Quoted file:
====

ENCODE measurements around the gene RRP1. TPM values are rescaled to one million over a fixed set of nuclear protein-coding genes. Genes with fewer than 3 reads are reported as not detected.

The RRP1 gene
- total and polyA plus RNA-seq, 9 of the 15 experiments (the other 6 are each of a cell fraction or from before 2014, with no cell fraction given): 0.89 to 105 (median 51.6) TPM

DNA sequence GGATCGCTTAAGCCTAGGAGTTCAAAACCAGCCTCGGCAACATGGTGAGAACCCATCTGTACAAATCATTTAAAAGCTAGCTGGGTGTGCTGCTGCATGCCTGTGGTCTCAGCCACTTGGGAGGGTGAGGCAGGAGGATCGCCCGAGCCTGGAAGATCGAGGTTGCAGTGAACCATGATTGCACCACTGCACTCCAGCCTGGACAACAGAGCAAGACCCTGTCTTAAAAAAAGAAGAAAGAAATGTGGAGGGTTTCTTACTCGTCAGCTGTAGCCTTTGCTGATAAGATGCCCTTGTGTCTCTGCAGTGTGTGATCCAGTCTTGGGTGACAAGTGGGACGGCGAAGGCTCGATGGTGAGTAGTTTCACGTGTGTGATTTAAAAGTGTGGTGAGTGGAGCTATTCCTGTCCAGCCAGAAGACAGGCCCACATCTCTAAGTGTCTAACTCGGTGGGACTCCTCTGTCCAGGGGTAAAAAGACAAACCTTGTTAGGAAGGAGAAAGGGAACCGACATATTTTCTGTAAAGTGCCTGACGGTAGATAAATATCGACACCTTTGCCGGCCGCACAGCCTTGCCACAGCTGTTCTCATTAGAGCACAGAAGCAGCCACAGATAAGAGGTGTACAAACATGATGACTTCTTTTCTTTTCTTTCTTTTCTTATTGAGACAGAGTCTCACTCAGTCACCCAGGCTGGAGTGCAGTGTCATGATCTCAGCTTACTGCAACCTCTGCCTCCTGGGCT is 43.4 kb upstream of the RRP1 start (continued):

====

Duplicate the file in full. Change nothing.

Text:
ENCODE measurements around the gene RRP1. TPM values are rescaled to one million over a fixed set of nuclear protein-coding genes. Genes with fewer than 3 reads are reported as not detected.

The RRP1 gene
- total and polyA plus RNA-seq, 9 of the 15 experiments (the other 6 are each of a cell fraction or from before 2014, with no cell fraction given): 0.89 to 105 (median 51.6) TPM

DNA sequence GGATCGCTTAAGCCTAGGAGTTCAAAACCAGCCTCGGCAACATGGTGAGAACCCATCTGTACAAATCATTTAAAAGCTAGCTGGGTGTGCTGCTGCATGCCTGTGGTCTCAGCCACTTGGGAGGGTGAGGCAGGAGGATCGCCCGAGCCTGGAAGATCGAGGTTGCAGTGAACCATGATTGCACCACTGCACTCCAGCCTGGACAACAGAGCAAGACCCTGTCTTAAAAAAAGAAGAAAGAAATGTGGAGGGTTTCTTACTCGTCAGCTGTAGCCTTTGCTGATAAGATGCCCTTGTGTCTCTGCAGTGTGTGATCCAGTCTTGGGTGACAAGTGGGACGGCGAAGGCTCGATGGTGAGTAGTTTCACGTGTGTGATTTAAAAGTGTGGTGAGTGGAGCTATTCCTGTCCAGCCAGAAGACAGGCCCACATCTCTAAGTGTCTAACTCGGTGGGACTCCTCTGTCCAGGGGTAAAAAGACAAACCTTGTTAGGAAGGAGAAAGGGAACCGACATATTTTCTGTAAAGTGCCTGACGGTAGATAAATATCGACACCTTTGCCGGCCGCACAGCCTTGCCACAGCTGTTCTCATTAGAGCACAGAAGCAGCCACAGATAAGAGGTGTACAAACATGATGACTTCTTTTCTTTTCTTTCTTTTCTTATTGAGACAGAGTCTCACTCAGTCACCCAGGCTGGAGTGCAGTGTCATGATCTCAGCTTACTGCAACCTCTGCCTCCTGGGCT is 43.4 kb upstream of the RRP1 start (continued):